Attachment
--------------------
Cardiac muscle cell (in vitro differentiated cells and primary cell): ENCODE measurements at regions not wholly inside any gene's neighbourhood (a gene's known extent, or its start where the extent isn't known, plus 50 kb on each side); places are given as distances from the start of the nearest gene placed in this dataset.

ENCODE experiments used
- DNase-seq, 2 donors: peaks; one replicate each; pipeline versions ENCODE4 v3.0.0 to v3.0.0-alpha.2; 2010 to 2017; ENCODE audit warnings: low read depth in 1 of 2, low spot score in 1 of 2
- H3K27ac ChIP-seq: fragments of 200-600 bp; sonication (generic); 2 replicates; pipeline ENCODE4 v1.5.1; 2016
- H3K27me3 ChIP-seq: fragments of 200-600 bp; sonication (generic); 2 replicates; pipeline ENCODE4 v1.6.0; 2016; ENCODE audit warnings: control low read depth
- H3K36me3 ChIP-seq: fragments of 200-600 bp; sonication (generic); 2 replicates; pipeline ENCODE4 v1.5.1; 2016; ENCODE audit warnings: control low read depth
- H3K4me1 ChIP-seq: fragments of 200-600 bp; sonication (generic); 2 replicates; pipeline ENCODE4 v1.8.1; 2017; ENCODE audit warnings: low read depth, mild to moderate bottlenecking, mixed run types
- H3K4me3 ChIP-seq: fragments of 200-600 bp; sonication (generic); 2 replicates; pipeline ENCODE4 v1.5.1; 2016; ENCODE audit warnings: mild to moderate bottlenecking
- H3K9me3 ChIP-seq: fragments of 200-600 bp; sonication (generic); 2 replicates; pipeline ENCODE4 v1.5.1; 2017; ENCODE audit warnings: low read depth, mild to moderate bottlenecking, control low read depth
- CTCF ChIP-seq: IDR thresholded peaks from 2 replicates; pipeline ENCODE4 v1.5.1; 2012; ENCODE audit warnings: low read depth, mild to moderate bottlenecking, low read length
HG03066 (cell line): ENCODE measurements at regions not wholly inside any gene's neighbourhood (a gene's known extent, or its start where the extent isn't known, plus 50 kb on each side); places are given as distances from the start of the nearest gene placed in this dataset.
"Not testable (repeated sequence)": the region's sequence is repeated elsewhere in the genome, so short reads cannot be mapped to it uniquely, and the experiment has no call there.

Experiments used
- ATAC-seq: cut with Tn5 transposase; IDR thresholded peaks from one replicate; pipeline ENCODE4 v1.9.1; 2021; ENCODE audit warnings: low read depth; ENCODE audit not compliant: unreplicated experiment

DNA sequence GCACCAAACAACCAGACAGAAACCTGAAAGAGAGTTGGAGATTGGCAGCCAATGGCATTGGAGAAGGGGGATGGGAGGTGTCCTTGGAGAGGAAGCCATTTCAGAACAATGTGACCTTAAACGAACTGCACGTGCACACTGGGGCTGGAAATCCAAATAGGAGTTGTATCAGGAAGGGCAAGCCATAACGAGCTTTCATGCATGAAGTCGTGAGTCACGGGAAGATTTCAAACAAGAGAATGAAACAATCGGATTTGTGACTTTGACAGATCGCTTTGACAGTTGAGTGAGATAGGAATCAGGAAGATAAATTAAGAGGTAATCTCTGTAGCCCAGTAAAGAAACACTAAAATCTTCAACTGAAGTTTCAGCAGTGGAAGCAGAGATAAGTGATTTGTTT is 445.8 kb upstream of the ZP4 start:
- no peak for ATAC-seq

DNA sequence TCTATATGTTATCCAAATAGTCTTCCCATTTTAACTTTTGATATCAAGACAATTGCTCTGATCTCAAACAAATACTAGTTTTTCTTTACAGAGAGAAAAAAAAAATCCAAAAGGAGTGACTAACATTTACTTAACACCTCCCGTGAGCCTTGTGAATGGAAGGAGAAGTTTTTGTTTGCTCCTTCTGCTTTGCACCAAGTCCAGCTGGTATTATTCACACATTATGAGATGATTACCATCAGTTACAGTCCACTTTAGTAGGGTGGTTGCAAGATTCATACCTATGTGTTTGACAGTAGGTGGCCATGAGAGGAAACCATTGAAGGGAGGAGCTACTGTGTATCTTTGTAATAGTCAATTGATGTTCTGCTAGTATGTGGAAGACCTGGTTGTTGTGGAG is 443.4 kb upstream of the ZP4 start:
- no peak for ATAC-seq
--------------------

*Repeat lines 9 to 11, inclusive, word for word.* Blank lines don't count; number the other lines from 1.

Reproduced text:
- H3K9me3 ChIP-seq: fragments of 200-600 bp; sonication (generic); 2 replicates; pipeline ENCODE4 v1.5.1; 2017; ENCODE audit warnings: low read depth, mild to moderate bottlenecking, control low read depth
- CTCF ChIP-seq: IDR thresholded peaks from 2 replicates; pipeline ENCODE4 v1.5.1; 2012; ENCODE audit warnings: low read depth, mild to moderate bottlenecking, low read length
HG03066 (cell line): ENCODE measurements at regions not wholly inside any gene's neighbourhood (a gene's known extent, or its start where the extent isn't known, plus 50 kb on each side); places are given as distances from the start of the nearest gene placed in this dataset.